Vietnam/ The Mekong Delta deploys solutions to drought and salinization

Published on 21/05/2024 | La rédaction

Viet Nam

The Mekong Delta is facing the most severe drought and salinity in the 2023-2024 dry season. Local authorities are currently engaged in a number of solutions to proactively adapt to these climatic phenomena.

In recent months, the Mekong Delta has seen a significant increase in salinization, jeopardizing agricultural production, drinking water supplies and the livelihoods of local people, as well as their quality of life.

The Soc Trang Water Company currently has 24 supply stations with a total authorized capacity of almost 98,000m3 day and night. However, due to drought and salinization, it is still struggling to supply water for the daily needs of the local population.

The company currently manages over 60 wells, including 50 shallow and over 10 deep, as well as two surface water treatment plants to supply drinking water. In the long term, Soc Trang will be faced with the challenge of water salinization, not only on the surface but also in groundwater, revealed Dang Van Ngô, its General Manager.

Faced with this growing threat, the company has decided to build a surface water treatment plant, covering an area of 110 ha in Hô Dac Kiên commune, with a production capacity of 200,000m3 per day and night. In addition, the Cai Lon - Cai Be irrigation project is currently under construction. Once operational, it will help regulate water flow and prevent salinization throughout the region.

"Rather than simply opting to build a bridge, we decided to build a canal in association with it. This initiative will enable us to regulate water flow, retain water during the rainy season for later use in the dry season, and reduce dependence on upstream water sources."

In recent years, residents of coastal localities in the Mekong Delta have taken measures such as storing water for daily use and adopting alternative farming practices such as alternating rice and shrimp cultivation to adapt to salinization.

According to Associate Professor Lê Anh Tuân, scientific advisor at Cân Tho University's Climate Change Research Institute, a major wave of drought and salinization is on the horizon.According to Associate Professor Lê Anh Tuân, Scientific Advisor at Cân Tho University's Climate Change Research Institute, a major wave of drought and salinization is expected, in line with a four-year cycle, meaning that this year will face a major risk following the waves recorded in 2016 and 2020. According to his estimates, it is imperative to strengthen salinization prevention measures.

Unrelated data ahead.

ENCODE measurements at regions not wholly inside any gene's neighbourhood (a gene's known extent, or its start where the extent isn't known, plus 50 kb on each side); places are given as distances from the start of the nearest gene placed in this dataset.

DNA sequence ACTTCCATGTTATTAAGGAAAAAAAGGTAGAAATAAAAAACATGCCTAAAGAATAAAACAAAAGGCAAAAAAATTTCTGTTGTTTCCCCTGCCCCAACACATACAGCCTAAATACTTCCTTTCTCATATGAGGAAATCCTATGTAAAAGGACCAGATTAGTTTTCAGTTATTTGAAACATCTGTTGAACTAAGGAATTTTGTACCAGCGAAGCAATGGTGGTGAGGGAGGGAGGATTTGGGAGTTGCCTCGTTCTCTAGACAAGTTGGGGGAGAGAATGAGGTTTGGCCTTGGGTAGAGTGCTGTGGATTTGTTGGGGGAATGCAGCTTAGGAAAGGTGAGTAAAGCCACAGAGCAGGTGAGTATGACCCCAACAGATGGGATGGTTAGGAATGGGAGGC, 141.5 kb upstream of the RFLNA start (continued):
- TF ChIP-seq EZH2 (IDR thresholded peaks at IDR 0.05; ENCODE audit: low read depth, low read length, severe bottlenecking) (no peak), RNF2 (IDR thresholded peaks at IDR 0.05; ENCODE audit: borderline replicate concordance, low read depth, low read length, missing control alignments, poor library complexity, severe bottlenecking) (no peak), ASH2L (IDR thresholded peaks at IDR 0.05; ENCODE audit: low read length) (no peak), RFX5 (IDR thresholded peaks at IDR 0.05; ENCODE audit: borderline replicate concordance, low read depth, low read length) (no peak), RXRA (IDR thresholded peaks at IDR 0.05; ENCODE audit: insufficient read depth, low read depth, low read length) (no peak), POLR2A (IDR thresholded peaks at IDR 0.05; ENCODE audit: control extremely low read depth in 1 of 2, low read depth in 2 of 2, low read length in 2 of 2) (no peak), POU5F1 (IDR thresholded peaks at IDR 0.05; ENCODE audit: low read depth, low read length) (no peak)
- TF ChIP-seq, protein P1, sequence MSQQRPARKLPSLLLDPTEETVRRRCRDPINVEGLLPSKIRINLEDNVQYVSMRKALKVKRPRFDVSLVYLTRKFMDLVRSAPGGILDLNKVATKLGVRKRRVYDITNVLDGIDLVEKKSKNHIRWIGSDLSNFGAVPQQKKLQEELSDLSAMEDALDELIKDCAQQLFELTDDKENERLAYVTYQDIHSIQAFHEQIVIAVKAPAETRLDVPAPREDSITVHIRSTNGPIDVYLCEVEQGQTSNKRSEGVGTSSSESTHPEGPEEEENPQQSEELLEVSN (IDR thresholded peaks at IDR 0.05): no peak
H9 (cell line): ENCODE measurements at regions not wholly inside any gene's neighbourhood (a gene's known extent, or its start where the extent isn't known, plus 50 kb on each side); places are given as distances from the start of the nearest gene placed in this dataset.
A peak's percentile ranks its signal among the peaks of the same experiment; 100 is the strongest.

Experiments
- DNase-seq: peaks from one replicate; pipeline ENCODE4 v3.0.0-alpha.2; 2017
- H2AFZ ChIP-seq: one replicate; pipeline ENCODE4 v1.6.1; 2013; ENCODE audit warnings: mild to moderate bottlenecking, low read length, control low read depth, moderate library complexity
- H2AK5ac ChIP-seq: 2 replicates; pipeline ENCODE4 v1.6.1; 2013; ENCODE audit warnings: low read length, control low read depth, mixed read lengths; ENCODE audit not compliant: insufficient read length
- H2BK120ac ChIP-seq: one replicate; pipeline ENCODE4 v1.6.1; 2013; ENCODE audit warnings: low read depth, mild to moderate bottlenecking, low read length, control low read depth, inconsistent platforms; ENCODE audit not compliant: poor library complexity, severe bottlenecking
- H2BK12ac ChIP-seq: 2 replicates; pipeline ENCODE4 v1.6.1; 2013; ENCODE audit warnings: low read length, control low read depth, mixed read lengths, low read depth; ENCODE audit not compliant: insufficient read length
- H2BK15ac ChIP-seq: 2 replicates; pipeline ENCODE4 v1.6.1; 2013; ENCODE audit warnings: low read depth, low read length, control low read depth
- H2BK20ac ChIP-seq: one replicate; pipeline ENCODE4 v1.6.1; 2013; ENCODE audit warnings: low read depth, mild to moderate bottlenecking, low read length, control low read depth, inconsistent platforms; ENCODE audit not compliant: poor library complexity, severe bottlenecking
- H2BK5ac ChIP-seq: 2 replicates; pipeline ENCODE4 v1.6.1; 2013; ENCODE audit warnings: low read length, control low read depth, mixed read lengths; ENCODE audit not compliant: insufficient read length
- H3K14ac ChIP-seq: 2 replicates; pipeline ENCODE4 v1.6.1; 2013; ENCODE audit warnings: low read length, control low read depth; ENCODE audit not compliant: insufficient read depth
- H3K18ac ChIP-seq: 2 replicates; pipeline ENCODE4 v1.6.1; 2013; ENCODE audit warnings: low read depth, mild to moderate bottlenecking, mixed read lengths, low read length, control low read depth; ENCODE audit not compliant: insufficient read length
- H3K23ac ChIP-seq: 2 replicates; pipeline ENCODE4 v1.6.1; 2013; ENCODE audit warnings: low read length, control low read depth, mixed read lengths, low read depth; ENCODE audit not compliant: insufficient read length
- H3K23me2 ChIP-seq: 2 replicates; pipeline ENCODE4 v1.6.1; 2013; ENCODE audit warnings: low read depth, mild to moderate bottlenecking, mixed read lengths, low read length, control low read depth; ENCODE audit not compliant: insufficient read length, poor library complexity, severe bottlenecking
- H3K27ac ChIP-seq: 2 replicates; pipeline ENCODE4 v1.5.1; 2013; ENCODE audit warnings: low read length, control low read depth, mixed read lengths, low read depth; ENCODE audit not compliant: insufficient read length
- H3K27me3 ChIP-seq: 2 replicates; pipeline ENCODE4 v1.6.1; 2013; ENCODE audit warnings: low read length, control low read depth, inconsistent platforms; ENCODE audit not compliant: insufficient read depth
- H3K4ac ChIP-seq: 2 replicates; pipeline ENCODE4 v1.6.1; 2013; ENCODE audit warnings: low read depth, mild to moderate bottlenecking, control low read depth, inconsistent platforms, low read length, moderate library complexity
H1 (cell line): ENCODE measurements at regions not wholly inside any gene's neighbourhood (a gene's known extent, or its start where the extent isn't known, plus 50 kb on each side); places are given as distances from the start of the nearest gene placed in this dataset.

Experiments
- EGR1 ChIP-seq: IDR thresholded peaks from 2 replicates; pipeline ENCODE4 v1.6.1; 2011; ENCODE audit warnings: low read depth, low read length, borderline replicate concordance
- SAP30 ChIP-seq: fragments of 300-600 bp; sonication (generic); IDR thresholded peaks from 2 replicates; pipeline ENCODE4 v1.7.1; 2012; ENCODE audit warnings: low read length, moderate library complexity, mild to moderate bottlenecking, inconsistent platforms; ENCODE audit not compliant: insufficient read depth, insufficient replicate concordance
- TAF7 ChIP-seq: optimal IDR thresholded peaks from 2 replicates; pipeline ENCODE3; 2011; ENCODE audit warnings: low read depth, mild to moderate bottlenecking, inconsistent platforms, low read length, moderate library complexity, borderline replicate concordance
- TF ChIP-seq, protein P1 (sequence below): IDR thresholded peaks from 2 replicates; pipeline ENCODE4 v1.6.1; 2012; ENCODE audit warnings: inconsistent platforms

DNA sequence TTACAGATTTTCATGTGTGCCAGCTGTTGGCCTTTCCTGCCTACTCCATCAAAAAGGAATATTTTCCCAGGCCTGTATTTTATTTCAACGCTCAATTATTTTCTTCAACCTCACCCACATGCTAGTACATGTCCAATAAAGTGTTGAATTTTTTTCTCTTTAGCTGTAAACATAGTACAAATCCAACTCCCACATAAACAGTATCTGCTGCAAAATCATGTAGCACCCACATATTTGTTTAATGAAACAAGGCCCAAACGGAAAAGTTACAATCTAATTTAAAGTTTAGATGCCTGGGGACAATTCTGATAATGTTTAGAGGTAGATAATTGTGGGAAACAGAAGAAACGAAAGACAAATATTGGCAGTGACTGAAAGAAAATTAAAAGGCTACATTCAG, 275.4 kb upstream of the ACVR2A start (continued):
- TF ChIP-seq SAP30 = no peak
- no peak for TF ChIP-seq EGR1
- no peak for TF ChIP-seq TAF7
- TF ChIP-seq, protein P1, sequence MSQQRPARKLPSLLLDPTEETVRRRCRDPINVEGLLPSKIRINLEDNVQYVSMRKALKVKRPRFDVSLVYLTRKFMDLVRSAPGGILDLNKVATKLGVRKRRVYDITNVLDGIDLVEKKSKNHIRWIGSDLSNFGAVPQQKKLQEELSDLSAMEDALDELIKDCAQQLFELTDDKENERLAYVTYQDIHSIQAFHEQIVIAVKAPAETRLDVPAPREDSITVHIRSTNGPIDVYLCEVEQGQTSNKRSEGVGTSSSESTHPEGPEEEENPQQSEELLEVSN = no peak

"Despite the effectiveness of structures to combat saline intrusion, additional freshwater inflows are proving insufficient. As a result, the soil contracts, the pressure is no longer balanced, making the land vulnerable to subsidence. Sometimes, our desire to repel salt water while preserving fresh water leads to unforeseen consequences and significant damage. Once the ground begins to subside, it becomes difficult, if not impossible, to restore it. That'swhy it's imperative to choose effective, sustainable solutions to prevent salinization", he stressed.

By 2020, there were around 18,000 household water wells in the Mekong Delta. In addition, the State has built water treatment plants to supply water to urban areas, industries and 30% of rural and coastal residents.

Trân Anh Tuân, vice-president of the Vietnamese Water Supply Association, proposes that the Mekong Delta should assess water resources for industrial, domestic and agricultural needs, and then develop an interconnected water supply system. This system should be designed to meet a variety of objectives in the areas north of the Tiên River and in the central region.

Recently, the World Bank approved a project to build five water treatment plants in three regions of the Mekong Delta, including north of the Tiên River, in the central region and southwest of the Hâu River.

"We need to consider supplying raw water to the treatment plants, as the water must be unsalted. Since surface water has become salty, we need to invest in water pipelines to capture water upstream from the Tiên rivers.water upstream of the Tiên and Hâu rivers, to convey it to these plants before distributing it to the population", he proposed.

In the future, the Mekong Delta will be home to at least seven to eight million people in urban areas. It is therefore imperative to set up a freshwater retention system and inter-regional water supply projects to guarantee the daily needs of the inhabitants and the production of local businesses.


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